Smartphones market to face decline

Smartphone growth will drop to a negative 1.3 per cent in 2018. This is a first in the history of smartphones that the market has contracted year over year, reveals Counterpoint’s latest smartphone forecast report.

It was a tough year already as the market had been experiencing negative growth since the fourth quarter of 2017. This negative trend is expected to continue in the September quarter and upcoming December quarter. After years of growth the smartphone market has finally come to a halt. To be accurate the market had enjoyed a CAGR (compound annual growth rate) of 16 per cent for the last five years between 2012 and 2017. This is close to growing 16 per cent every year.
This is a mixture of multiple factors starting from the global economy slowing down and exchange rates in emerging markets fluctuating rapidly as in the case of Latin America. The US – China tariff wars aren’t helping the situation either. Some markets are cooling down after years of overshooting caused by extreme competition. But at the core of the weak demand could be the change in consumer behaviour.
Commenting on the weak market demand, Research Director, Tom Kang explained, “Many markets have already hit a saturation point for new smartphone demand and are dependent on replacement demand. However, since last year consumers have decided to trade up whenever they had the chance and are thus going for a better device, despite the price difference. This is evident in the introduction of Apple’s iPhone X last year. But buying a more expensive device results in extending the length of replacement cycles, especially when your earnings are limited.”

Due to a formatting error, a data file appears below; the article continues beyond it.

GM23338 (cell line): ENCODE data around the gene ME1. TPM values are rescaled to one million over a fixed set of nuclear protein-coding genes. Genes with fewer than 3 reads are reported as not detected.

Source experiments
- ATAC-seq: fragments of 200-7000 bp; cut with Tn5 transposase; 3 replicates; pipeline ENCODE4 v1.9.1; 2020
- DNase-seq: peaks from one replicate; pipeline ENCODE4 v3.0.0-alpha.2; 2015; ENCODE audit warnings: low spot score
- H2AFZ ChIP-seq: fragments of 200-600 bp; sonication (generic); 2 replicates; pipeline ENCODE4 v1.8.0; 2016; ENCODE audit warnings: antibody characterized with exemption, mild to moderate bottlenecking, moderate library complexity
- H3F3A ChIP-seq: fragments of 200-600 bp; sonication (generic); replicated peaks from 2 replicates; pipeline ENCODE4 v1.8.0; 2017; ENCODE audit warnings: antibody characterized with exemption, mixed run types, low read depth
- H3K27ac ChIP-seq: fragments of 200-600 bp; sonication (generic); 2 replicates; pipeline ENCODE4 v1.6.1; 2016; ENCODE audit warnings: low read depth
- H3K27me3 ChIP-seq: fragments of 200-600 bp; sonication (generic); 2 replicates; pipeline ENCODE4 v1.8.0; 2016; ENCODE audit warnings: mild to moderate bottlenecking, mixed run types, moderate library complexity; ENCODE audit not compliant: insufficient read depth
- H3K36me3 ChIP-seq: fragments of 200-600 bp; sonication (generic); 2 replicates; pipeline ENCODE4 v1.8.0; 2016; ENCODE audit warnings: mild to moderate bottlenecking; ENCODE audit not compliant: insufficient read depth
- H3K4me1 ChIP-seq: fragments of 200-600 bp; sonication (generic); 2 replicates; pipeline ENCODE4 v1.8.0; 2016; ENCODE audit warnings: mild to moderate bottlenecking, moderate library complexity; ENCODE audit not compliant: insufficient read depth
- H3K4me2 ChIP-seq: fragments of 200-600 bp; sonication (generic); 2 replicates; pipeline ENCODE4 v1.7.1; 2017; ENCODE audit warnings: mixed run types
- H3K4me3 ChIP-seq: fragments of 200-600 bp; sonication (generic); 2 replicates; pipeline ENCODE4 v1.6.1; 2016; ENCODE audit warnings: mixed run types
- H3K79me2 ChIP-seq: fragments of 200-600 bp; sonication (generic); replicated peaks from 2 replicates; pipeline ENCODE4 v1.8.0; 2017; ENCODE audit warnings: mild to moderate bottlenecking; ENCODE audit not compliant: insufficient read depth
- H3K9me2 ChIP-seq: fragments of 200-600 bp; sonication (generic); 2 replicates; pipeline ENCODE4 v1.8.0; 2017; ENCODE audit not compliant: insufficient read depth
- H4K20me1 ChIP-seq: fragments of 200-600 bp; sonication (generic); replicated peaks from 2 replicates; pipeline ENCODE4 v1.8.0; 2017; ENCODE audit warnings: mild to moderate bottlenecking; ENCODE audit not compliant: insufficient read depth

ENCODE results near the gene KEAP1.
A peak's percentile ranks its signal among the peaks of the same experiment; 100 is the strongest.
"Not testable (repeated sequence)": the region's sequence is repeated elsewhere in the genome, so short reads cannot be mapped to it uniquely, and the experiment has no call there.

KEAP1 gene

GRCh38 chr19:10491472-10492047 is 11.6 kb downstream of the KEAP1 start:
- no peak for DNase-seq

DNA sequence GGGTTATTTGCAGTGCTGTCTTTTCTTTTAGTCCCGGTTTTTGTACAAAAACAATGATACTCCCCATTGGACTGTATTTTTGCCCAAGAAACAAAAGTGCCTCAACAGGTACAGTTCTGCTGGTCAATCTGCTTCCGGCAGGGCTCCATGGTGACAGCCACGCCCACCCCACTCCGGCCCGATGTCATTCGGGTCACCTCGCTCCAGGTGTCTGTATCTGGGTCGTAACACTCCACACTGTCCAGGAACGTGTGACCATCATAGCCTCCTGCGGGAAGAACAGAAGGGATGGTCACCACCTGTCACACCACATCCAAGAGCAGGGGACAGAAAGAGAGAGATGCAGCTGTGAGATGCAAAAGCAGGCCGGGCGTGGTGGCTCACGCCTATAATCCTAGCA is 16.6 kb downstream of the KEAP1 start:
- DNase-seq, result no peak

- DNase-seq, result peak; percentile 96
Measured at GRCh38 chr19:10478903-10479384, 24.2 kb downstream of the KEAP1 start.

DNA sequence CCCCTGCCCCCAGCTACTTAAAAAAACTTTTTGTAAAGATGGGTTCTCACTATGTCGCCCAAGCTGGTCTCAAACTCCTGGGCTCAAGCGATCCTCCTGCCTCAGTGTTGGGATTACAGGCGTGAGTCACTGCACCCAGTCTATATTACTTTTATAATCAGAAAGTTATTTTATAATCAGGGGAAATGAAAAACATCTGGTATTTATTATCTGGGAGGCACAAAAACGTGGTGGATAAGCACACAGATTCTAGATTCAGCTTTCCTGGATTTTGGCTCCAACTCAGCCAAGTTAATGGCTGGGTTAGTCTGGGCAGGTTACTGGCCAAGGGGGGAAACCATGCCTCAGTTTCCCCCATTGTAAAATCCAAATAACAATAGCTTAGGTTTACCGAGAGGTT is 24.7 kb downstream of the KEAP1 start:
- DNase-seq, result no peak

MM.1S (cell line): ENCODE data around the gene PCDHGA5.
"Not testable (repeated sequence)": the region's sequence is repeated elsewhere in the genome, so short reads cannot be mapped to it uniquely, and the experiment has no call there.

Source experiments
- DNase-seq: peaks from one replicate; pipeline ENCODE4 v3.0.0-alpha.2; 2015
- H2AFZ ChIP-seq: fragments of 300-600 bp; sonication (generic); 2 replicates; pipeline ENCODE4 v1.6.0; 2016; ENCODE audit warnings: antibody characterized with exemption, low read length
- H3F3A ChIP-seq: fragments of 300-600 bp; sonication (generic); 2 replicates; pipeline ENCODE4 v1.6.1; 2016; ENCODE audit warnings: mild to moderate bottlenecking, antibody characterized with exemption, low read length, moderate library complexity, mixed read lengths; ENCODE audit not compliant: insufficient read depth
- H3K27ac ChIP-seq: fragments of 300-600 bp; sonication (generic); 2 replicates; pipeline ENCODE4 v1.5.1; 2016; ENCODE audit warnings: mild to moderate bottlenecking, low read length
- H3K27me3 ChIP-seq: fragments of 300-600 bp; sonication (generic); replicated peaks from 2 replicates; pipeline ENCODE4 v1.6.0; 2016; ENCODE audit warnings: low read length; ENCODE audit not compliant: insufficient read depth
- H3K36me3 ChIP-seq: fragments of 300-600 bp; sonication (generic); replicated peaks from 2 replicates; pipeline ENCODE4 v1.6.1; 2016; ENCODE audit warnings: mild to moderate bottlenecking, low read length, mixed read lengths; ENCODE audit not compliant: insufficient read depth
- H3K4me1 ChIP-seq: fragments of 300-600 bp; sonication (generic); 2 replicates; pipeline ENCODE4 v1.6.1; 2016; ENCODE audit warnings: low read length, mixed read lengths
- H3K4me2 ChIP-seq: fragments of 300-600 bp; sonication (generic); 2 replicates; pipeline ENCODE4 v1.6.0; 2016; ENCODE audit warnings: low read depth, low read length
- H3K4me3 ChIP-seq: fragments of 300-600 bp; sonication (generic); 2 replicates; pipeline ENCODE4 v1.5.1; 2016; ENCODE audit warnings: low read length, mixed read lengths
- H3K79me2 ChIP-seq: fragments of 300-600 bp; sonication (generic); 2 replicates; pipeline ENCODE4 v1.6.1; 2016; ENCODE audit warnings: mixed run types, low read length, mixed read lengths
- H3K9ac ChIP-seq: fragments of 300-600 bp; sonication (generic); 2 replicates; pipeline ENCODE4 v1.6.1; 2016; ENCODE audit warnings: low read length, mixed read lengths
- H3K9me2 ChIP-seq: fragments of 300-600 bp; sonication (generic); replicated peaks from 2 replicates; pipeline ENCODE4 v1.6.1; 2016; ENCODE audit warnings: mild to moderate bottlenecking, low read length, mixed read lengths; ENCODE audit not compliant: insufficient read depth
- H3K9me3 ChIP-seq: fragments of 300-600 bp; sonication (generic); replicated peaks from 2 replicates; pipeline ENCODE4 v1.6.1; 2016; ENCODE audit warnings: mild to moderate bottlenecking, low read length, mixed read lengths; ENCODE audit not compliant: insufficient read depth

Longer replacement cycles have led to fewer smartphones consumed. However, it has a positive effect to manufacturers. Higher smartphone ASPs has led to more revenue; despite the negative growth in smartphone shipments, smartphone revenues are expected to show positive growth.
Kang added, “Overall smartphone revenue may grow 9 per cent compared to last year. This is even higher than the 7 per cent revenue growth of 2017.”
The higher price points are justified by more capacity NAND flash storage, better processing power with AI functionality baked-in, more durable designs, and of course, more camera sensors for better picture quality.
Next year likely won’t be much different as the trend continues with the new Apple iPhone Xs Max introduced at a higher price point, Samsung’s foldable smartphone coming soon and 5G smartphones on the horizon. But again, smartphone ASPs will likely grow more steeply to offset the low volume growth.